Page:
Lindoff (2007) observes that every research has its own special challenges. For instance, in the research at hand –employee satisfaction- the researcher or the organisation is likely to exploit the participant both in terms of energy and time without any benefit to the employee. Any research that does not adhere to ethical principle is considered unethical and can lead to severe moral consequences. For instance, unchecked contact with employees may jeopardise the employee-employer relationship and may lead to former dismissal. The goal of such a research is to understand the employee satisfaction and not to put the employee into predicament or to directly castigate the employer. Any possible harm of such a research has to be minimised and the benefits of the outcomes maximised.

More to the above principles, ethical research demands that the confidentiality of the participant must be guaranteed. Whether it is a telephone interview, a structured questionnaire or a face to face interview, safeguarding the confidentiality of the respondent is a key expectation of an ethical research (Bryman and Bell 2011). In addition, the participation in an ethical research must be voluntary. This means that information from employees have to be sought through consent and mutual understanding. Another important principle that Bryman and Bell (2007) emphasise is the need to be objective. In this principle Bryman and Bell (2007) warn that it is good to reject any external influence such as that which may come from the research affiliations. However, as Bryman and Bell observes there is no clear boundary between ethical and unethical practices (2011, p.143). Thus, a researcher will have to contend with some difficulties in what and what should not amount to ethical conduct.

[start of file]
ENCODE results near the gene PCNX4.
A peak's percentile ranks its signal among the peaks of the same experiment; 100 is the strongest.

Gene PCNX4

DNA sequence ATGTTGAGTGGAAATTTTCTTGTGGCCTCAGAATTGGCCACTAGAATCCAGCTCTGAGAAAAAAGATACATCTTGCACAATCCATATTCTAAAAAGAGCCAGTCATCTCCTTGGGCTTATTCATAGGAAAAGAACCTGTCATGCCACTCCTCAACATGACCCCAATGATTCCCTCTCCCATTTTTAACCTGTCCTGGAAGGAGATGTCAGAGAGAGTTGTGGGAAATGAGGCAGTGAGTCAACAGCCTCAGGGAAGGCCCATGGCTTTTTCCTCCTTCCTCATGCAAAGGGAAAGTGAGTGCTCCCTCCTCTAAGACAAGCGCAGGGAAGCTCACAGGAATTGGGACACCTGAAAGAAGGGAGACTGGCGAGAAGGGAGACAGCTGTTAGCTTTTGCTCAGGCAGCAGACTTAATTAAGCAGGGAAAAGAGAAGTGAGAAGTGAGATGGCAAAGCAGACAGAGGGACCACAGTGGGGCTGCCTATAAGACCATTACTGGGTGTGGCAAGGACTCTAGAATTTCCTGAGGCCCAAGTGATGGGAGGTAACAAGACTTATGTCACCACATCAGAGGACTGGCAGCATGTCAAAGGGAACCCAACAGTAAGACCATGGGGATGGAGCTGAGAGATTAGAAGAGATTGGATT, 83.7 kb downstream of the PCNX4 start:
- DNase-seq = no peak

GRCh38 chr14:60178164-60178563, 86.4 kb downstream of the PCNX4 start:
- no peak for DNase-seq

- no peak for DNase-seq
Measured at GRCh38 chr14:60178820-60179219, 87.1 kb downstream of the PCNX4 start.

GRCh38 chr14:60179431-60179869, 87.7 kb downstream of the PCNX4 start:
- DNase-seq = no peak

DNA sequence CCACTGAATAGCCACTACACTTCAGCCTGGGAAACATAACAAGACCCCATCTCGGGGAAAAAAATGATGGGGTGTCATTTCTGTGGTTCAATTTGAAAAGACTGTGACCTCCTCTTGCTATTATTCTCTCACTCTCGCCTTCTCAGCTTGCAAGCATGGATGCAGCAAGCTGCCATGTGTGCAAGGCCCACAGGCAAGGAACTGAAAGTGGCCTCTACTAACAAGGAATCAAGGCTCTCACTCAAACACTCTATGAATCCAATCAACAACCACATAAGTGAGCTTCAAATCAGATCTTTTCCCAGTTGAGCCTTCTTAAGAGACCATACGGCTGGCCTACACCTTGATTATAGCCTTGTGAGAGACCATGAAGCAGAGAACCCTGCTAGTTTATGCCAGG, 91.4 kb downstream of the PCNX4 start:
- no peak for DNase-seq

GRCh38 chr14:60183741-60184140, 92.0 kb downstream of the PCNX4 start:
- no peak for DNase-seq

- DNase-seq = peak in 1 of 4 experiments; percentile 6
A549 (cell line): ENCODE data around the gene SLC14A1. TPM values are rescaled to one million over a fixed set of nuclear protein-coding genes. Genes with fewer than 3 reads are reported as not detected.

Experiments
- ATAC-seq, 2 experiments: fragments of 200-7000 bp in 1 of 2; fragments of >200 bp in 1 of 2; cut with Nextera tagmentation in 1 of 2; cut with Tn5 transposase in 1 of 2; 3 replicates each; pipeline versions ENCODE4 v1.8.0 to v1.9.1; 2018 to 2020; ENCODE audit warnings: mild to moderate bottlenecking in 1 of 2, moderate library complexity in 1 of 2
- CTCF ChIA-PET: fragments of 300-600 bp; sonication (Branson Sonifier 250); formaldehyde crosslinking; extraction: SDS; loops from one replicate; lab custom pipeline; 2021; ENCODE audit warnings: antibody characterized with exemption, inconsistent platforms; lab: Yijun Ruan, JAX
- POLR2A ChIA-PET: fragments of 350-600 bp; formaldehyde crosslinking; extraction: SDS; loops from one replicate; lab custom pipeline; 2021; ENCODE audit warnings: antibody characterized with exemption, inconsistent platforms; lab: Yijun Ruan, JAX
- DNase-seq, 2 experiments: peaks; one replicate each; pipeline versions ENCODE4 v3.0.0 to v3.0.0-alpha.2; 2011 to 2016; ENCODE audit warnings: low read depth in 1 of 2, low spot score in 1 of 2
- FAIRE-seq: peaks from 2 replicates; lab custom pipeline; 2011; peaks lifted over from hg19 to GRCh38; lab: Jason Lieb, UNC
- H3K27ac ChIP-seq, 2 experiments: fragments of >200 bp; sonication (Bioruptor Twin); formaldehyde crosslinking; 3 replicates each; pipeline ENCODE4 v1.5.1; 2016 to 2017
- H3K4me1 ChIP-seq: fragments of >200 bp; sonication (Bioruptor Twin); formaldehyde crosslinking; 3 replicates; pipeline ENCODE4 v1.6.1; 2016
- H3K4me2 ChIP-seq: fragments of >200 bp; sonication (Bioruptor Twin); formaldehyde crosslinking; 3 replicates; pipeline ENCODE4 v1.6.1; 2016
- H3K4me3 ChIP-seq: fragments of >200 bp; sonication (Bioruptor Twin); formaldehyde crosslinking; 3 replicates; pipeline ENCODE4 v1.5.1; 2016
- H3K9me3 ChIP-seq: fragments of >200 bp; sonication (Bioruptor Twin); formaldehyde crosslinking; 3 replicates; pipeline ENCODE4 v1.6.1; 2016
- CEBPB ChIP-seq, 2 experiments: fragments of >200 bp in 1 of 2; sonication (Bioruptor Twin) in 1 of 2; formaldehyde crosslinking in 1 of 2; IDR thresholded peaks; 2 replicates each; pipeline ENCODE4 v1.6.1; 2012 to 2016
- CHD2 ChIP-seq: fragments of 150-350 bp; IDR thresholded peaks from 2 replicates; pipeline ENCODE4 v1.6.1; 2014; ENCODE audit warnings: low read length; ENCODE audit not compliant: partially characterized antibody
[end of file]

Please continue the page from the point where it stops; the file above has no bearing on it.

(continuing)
Question 4b